Scarlatti's music forms an important link between the early Baroque Italian vocal styles of the 17th century, with their centers in Florence, Venice and Rome, and the classical school of the 18th century, which culminated in Mozart.
In terms of their reputations, it is the misfortune of both Albinoni and Telemann that they shared their time and space with Vivaldi and Bach - respectively, the nonpareils of Venetian Baroque and Baroque everywhere else. Nonetheless, these oboe concerti of Albinoni testify to the considerable talents of the Red Priest's contemporaries. Three of the four concerti that begin CD1 (those in d, C and g) are probably the equals of anything that Vivaldi wrote for this instrument. They show the 51 year old composer (former dilettante now turned professional) at the height of his powers. Telemann's works on these discs, meanwhile - and especially the wonderful Sonata in g from 'Tafelmusik III' - show him at his most inspired…By Jon Chambers (Birmingham, England)
Giovanni Battista Buonamente (ca. 1595 – 1642) was an Italian composer and violinist in the early Baroque era. He served the Gonzagas in Mantua until about 1622, and from about 1626 to 1630 served the Holy Roman Emperor Ferdinand II, Holy Roman Emperor in Vienna. Notably, in 1627 he played for the coronation festivities in Prague of Ferdinand III, son of the emperor. He then served as the violinist of Madonna della Steccata church in Parma. After a short service there, he arrived at his final position in 1633 of maestro di cappella at Assisi.
Kuijken was born in Dilbeek, near Brussels. He was a member of the Alarius Ensemble of Brussels between 1964 and 1972 and formed La Petite Bande in 1972. Since 1971 he has taught Baroque violin at the Royal Conservatory of The Hague and the Koninklijk Muziekconservatorium in Brussels. He is noted for using the older technique of resting the violin on the shoulder without a shoulder rest, rather than held under the chin. He is a member of the Kuijken String Quartet, which he formed in 1986. In recent years, he has also performed as conductor of symphonies of the Romantic era…wiki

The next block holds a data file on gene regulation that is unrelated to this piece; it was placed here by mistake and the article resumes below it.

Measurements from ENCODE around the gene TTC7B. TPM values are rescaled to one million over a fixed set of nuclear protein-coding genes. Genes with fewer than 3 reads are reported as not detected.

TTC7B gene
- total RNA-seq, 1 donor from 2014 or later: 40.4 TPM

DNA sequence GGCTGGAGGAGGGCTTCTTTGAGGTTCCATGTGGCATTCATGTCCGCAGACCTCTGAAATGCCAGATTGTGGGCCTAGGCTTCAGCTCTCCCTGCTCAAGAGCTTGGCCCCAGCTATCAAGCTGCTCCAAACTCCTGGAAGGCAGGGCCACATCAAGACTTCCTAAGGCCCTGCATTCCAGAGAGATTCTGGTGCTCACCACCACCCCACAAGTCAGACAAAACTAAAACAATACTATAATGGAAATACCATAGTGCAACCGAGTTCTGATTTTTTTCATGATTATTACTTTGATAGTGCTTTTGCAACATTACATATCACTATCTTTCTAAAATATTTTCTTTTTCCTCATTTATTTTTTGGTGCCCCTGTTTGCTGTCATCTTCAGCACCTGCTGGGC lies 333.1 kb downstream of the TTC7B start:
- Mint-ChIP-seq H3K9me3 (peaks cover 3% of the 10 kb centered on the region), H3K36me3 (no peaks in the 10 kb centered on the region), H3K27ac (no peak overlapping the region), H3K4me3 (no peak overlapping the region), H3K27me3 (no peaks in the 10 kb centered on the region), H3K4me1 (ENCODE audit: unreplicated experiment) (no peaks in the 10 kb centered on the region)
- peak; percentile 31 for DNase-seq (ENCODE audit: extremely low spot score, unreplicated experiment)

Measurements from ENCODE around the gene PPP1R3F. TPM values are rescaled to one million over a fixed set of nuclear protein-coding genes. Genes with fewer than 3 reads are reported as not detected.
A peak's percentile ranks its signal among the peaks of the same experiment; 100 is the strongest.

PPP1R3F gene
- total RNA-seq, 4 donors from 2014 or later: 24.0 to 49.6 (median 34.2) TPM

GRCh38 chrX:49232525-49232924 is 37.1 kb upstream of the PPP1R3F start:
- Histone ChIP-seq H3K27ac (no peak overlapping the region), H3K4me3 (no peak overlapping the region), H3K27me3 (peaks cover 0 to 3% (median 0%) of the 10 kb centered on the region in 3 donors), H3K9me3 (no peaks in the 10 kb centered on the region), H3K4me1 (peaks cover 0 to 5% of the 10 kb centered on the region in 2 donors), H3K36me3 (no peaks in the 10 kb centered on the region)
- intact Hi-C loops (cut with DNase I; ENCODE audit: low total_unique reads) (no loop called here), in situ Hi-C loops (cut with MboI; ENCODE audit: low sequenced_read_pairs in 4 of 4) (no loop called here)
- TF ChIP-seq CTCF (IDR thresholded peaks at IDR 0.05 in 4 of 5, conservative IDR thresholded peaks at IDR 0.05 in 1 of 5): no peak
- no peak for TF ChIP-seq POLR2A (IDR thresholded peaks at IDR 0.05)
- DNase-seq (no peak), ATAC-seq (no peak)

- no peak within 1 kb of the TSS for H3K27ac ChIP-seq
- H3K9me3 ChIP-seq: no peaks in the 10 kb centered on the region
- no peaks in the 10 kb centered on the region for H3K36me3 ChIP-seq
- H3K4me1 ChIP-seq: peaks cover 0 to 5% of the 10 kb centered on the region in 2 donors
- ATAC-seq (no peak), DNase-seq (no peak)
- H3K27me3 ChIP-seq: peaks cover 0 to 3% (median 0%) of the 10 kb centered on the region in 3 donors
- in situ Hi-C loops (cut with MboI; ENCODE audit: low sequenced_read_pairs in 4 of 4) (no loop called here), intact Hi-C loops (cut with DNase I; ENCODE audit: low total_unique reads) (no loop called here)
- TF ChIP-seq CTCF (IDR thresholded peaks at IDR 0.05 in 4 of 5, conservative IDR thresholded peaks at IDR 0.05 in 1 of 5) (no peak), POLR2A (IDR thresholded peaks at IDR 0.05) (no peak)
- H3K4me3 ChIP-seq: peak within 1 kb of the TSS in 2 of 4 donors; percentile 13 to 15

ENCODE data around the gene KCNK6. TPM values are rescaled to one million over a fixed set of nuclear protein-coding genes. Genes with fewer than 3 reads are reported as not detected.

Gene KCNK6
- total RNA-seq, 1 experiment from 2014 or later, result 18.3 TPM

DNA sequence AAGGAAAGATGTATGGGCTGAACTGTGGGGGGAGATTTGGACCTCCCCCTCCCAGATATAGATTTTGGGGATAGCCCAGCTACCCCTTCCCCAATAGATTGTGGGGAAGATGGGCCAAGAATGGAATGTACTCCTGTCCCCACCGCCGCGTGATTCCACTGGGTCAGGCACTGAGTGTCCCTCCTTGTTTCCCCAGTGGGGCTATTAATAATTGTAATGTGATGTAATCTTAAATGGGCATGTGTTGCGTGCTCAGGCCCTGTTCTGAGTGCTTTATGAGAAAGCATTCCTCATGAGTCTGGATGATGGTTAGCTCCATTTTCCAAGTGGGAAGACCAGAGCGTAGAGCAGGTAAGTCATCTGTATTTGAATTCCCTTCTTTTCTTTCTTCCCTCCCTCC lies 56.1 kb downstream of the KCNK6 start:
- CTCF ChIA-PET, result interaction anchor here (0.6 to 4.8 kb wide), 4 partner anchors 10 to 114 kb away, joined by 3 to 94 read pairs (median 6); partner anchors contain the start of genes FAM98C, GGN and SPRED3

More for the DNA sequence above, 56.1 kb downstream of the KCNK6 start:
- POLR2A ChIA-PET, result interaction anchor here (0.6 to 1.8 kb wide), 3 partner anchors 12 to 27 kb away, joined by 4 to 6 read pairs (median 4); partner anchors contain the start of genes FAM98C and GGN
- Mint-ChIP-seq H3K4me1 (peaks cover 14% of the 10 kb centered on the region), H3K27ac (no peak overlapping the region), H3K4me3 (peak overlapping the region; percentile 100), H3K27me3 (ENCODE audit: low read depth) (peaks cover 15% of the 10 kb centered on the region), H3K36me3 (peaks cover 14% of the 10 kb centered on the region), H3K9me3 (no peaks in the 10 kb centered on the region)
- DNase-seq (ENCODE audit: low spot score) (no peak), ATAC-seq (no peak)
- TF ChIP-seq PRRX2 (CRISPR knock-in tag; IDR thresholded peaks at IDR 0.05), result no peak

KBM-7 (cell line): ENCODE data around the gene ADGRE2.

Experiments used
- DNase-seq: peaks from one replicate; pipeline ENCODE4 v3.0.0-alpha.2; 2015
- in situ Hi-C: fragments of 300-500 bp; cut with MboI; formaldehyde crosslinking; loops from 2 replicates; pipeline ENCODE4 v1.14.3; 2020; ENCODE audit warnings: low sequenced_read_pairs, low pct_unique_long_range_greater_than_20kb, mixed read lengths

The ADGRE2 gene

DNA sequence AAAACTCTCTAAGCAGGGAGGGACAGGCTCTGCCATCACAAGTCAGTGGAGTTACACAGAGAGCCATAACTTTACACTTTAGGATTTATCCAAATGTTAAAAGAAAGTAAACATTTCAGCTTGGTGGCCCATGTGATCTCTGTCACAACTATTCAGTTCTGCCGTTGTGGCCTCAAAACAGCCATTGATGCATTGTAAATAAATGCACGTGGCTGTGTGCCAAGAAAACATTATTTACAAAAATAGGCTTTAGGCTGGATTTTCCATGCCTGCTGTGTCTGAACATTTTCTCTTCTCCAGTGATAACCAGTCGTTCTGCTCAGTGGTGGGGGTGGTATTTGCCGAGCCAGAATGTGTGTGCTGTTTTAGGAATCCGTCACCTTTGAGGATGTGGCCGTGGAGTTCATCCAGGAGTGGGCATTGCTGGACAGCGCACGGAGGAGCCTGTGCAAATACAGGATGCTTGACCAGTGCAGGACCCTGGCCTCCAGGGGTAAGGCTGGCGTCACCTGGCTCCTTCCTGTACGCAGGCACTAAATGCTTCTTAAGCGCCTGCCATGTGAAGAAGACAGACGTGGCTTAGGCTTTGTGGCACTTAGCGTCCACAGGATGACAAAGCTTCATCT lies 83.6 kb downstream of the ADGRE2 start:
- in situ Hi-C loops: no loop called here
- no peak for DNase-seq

It's a wonderful treat to find an album whose interest rests equally on its musical as well as historical merits. As such, the present two-disc sets of the complete Rachmaninoff concertos and Paganini Rhapsody cannot be beat. The three pianists heard here – Richter, Zak, and Oborin – represent the pinnacle of postwar Russian pianists. Richter is most likely the one still known to the majority of American listeners. But Zak (who was immensely influential not only as a performer but as a pedagogue) and Oborin (who was the first winner of the Chopin Competition) were recognized equally during their lifetimes. All three had a profound and obvious command of Rachmaninoff, and the performances heard here clearly demonstrate this fact.
It is good to note the present resurgence of interest in Frank Martin on record, and to welcome this premiere recording of the Piano Concerto No. 1 of 1933-4. Martin was already in his early forties by the time he came to write his First Concerto and it bears many of the fingerprints one recognizes from such mature works as the Petite symphonie concertante and the Concerto for seven wind instruments. Gieseking, who gave the first performance with Ansermet and the Suisse Romance, appears not to have given a particularly convincing account of the solo part, but the work …..Robert Layton @ Gramophone.co.uk